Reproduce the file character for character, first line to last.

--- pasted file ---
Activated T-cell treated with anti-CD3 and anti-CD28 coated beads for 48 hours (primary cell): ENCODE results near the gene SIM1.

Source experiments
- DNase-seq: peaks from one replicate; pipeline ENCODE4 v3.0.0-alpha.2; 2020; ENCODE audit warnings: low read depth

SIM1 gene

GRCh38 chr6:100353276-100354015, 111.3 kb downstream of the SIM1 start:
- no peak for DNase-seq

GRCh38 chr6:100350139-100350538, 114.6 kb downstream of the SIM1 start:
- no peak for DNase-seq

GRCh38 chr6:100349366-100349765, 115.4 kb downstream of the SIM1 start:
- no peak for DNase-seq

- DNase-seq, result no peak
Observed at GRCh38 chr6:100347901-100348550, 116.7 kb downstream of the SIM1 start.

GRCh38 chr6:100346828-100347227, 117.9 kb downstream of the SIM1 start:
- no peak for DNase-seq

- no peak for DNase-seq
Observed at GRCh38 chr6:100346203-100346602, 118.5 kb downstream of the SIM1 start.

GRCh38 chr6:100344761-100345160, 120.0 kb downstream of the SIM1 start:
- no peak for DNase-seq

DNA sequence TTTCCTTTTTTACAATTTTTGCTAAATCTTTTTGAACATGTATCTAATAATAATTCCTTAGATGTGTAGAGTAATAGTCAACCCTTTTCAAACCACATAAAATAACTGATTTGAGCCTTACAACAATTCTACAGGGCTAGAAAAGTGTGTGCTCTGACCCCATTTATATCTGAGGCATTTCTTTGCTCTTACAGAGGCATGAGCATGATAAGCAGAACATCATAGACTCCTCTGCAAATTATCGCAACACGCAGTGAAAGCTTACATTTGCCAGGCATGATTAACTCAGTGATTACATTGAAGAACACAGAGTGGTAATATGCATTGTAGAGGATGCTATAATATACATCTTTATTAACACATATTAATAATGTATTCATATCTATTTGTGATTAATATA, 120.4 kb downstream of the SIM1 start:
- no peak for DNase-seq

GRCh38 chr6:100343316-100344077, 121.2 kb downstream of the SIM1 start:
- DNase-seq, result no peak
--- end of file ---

Activated T-cell treated with anti-CD3 and anti-CD28 coated beads for 48 hours (primary cell): ENCODE results near the gene SIM1.

Source experiments
- DNase-seq: peaks from one replicate; pipeline ENCODE4 v3.0.0-alpha.2; 2020; ENCODE audit warnings: low read depth

SIM1 gene

GRCh38 chr6:100353276-100354015, 111.3 kb downstream of the SIM1 start:
- no peak for DNase-seq

GRCh38 chr6:100350139-100350538, 114.6 kb downstream of the SIM1 start:
- no peak for DNase-seq

GRCh38 chr6:100349366-100349765, 115.4 kb downstream of the SIM1 start:
- no peak for DNase-seq

- DNase-seq, result no peak
Observed at GRCh38 chr6:100347901-100348550, 116.7 kb downstream of the SIM1 start.

GRCh38 chr6:100346828-100347227, 117.9 kb downstream of the SIM1 start:
- no peak for DNase-seq

- no peak for DNase-seq
Observed at GRCh38 chr6:100346203-100346602, 118.5 kb downstream of the SIM1 start.

GRCh38 chr6:100344761-100345160, 120.0 kb downstream of the SIM1 start:
- no peak for DNase-seq

DNA sequence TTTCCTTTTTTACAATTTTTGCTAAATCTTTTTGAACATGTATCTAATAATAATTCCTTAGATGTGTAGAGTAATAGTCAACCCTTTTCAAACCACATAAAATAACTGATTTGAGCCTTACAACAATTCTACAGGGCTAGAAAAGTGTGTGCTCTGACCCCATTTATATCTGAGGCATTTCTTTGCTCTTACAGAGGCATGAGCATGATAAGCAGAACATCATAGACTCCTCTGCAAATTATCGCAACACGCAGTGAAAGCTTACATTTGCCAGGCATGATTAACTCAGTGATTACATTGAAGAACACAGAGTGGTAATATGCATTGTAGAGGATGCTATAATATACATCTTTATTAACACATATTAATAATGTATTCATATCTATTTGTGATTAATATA, 120.4 kb downstream of the SIM1 start:
- no peak for DNase-seq

GRCh38 chr6:100343316-100344077, 121.2 kb downstream of the SIM1 start:
- DNase-seq, result no peak